Victorian-inspired love letters

A few years ago I embarked on my first writing collaboration. We talked about sleep paralysis, something I had been suffering from recently, and brainstormed some story ideas based around my own personal experiences, some online accounts, and, of all things, Google Images. Now, if you’re not looking to write a gothic drama or a horror, ‘sleep paralysis’ are not words you should search on Google Images. It’s pretty terrifying, especially for anyone who hasn’t experienced it – on my own part, at least I recognised something in the images of goblin-like creatures sitting on the chest of the sleeper, the feeling of weight and suppression stopping you from moving when you feel like you’re awake when you’re not. It’s sort of validating.

The play we set about writing was a Victorian gothic, centered on a trainee doctor who takes up the job of visiting a young woman who cannot be roused from a deep, continuing sleep. The doctor gradually becomes obsessed with the woman, and writes her a series of letters. Cue us trying to get into the head space of the infatuated Victorian gentleman. The following are a few contributions of mine to that effect.


As the sky knows the sun’s place, so your face comes back to me every day. I see that tricky smirk and attempt to eradicate all effect on my person, though alas this is as futile as drawing a thin curtain before the blazing sun, only for it to smelt and drop at the feet of one so utterly besotted by the captivating beauty of the unattainable.


Like the sea tunes the great whale’s song, so the imperfections in your complexion form a rosy glaze that muffles all that disturbs the quiet of the world.


While moons play idle games with waves, while buttered wings tease dew-tainted petals, my taunted fingers strive to reach you through idle words, to tease your hair through quiet conversations hung with poetry and pretty pictures.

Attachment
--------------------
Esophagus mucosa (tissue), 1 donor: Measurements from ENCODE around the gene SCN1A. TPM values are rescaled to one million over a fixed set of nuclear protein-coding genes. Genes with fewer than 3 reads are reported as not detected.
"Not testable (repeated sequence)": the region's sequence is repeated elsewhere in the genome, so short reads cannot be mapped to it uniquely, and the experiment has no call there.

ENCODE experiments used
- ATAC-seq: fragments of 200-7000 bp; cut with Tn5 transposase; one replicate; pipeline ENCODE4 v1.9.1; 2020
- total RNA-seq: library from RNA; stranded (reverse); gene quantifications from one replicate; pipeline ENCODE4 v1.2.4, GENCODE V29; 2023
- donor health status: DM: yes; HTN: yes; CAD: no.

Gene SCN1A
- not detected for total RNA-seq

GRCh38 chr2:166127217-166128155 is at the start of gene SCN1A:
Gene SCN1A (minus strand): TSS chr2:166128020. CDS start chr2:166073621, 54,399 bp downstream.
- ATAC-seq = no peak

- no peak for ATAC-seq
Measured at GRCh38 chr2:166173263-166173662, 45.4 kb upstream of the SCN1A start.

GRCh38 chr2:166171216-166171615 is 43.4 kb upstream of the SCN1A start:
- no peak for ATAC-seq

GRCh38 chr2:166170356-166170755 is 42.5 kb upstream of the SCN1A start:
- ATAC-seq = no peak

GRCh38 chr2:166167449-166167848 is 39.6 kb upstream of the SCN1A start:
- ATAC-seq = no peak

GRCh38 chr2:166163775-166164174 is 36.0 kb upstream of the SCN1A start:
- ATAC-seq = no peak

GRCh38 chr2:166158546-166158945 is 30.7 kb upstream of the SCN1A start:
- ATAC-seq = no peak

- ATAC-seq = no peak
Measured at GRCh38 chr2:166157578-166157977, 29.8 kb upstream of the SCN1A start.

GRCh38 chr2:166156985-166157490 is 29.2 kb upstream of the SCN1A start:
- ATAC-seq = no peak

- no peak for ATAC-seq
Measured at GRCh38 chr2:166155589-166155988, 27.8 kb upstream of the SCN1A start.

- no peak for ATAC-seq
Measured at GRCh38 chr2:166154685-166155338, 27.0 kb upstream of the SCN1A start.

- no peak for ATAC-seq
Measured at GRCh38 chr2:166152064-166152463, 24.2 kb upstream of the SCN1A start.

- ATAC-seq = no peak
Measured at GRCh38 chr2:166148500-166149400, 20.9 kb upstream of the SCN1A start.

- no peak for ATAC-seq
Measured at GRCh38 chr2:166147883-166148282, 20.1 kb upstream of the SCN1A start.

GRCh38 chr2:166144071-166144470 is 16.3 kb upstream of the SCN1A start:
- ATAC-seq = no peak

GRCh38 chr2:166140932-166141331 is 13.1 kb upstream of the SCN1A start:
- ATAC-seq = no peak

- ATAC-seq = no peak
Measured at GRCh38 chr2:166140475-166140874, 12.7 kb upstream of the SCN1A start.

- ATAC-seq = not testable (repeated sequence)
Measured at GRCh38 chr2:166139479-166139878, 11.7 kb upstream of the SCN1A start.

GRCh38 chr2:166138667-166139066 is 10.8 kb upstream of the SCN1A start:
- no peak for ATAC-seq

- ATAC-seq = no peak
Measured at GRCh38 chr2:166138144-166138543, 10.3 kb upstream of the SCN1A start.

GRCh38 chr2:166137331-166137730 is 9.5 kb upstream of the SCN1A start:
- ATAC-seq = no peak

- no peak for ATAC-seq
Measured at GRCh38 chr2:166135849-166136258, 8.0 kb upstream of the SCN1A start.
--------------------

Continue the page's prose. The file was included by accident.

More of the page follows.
I am not poetic. I can do the occasional wordplay. But nothing permits for apt appreciation of the inches of your curves, the patchy come and go of your attentions, the coquette of a dapple on half your glistening eye. The apt half.


God could not be aware of one of his most flawless creations having slipped through his hands and down to my realm, a pit of whirling fools delivered to the mercy of affectation such as lies in your alabaster stare. The vision of you haunts me through  restless nights, and I am strangely never more comforted. It is not completely that you are without imperfections, but there each inconsistency in your constitution is a perfection in itself, designed to renew my hopeful tendencies towards eros and all its pleasant relatives. Give me knowledge, ghost, of how I may be more often in your company, and one day in your favour. I am a dogsbody to your satisfaction.

Letters I Should Have Sent #3

Dear anonymous fitness centre,

Tonight, I attended your establishment in the hope of engaging in your (by my previous experience, very rigorous and rewarding) circuits class. (Perhaps this tremendous assault of hormone release would turn my life around?)

Going by the times on your website, I arrived for 6pm on Tuesday. Oh what facetious error! On arriving at this time I was told, quite abruptly, by the lady at the front desk, that the information on the website was wrong and that ‘the sign on my desk’ was correct.

Now, forgive me for being simple, your kind humblenesses, but I do believe it would have been impossible for me to see said sign on the desk had I not physically come into the centre. And I don’t believe it was my fault that the information on the (your) website was different. And I can imagine that anyone looking up your veritable institution as an outsider, perhaps one visiting from, say, Worksop, may not have the opportunity to physically be in your reception area in advance of their actual visit for circuits class.